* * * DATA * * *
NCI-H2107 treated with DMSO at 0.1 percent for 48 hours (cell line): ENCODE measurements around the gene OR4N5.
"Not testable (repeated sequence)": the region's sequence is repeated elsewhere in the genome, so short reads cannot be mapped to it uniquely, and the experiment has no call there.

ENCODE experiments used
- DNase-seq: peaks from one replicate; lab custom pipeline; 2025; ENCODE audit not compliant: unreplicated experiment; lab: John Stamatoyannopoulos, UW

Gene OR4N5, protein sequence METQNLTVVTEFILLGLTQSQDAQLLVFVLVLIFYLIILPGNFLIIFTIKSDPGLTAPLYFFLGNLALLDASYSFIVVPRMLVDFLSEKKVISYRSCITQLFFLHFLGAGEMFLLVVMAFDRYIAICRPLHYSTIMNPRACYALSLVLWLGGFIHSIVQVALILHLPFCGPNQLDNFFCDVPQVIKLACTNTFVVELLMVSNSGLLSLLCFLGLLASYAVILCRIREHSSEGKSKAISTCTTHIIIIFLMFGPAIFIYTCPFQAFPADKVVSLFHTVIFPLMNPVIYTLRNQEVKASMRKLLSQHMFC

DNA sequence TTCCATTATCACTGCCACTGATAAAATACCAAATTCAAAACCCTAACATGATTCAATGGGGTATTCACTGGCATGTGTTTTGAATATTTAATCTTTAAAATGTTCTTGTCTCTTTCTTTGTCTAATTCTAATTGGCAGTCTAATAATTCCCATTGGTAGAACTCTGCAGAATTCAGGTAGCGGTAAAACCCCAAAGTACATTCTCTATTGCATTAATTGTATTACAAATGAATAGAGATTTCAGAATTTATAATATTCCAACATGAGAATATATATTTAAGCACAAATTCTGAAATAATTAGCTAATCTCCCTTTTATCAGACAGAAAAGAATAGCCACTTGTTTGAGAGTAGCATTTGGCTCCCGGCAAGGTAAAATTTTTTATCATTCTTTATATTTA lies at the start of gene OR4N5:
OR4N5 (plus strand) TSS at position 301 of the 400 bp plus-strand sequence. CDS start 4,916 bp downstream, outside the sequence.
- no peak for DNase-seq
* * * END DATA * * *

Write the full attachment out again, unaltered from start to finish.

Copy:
NCI-H2107 treated with DMSO at 0.1 percent for 48 hours (cell line): ENCODE measurements around the gene OR4N5.
"Not testable (repeated sequence)": the region's sequence is repeated elsewhere in the genome, so short reads cannot be mapped to it uniquely, and the experiment has no call there.

ENCODE experiments used
- DNase-seq: peaks from one replicate; lab custom pipeline; 2025; ENCODE audit not compliant: unreplicated experiment; lab: John Stamatoyannopoulos, UW

Gene OR4N5, protein sequence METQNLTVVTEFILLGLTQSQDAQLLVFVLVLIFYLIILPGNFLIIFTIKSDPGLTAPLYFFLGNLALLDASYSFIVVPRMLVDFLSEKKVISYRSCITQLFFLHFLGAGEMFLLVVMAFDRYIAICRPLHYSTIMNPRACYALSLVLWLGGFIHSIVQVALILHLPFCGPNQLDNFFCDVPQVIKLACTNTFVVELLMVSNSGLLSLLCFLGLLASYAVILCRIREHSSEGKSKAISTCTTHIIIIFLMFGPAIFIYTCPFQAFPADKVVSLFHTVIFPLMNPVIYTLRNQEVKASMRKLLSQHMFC

DNA sequence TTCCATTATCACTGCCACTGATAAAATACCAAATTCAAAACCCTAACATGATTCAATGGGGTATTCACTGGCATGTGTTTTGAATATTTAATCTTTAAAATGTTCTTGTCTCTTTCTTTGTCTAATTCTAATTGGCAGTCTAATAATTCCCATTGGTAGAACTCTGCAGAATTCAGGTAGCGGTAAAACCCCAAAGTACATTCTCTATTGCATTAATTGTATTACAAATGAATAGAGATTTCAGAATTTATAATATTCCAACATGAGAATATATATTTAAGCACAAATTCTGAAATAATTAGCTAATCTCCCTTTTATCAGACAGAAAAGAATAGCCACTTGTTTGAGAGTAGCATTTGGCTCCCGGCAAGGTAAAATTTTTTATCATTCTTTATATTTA lies at the start of gene OR4N5:
OR4N5 (plus strand) TSS at position 301 of the 400 bp plus-strand sequence. CDS start 4,916 bp downstream, outside the sequence.
- no peak for DNase-seq